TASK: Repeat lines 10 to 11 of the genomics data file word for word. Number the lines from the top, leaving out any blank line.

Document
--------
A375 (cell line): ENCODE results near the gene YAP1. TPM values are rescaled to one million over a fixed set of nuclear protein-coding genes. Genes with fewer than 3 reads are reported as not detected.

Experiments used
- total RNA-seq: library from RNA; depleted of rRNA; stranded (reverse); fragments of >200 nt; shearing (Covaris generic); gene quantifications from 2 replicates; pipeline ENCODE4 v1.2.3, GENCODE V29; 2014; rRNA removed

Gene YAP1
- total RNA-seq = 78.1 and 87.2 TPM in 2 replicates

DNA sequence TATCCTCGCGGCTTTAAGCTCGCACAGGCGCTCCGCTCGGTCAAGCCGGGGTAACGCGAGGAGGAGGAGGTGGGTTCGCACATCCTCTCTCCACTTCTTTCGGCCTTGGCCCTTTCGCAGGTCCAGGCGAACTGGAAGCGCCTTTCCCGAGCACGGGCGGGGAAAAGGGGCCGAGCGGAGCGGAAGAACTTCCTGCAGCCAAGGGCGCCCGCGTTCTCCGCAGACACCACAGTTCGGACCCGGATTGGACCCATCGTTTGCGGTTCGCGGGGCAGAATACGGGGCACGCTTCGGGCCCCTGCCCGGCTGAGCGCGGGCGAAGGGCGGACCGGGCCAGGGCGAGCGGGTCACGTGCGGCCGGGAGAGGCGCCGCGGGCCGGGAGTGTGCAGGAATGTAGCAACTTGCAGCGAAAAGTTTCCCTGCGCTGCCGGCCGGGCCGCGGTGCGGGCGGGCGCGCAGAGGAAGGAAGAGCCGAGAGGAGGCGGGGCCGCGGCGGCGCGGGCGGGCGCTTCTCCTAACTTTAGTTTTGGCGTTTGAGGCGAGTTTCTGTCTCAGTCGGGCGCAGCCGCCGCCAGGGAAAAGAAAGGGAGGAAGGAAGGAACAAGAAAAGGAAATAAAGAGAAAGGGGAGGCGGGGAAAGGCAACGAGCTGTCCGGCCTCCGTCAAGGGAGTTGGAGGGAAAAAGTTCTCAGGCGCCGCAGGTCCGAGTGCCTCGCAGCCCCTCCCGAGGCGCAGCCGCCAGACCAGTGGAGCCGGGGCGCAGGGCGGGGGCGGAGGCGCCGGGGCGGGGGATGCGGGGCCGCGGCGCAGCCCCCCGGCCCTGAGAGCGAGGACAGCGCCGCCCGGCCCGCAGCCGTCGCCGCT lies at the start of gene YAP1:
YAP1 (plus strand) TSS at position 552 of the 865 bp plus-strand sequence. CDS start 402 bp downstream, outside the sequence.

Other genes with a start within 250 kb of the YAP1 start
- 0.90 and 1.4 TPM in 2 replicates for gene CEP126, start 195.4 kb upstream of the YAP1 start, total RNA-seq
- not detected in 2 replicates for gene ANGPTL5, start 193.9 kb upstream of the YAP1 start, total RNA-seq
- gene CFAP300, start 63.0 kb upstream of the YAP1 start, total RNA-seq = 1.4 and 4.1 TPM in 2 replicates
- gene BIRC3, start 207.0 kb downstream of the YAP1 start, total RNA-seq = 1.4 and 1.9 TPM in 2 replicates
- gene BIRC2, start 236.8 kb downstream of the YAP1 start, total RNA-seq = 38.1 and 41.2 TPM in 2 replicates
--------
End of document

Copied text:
- not detected in 2 replicates for gene ANGPTL5, start 193.9 kb upstream of the YAP1 start, total RNA-seq
- gene CFAP300, start 63.0 kb upstream of the YAP1 start, total RNA-seq = 1.4 and 4.1 TPM in 2 replicates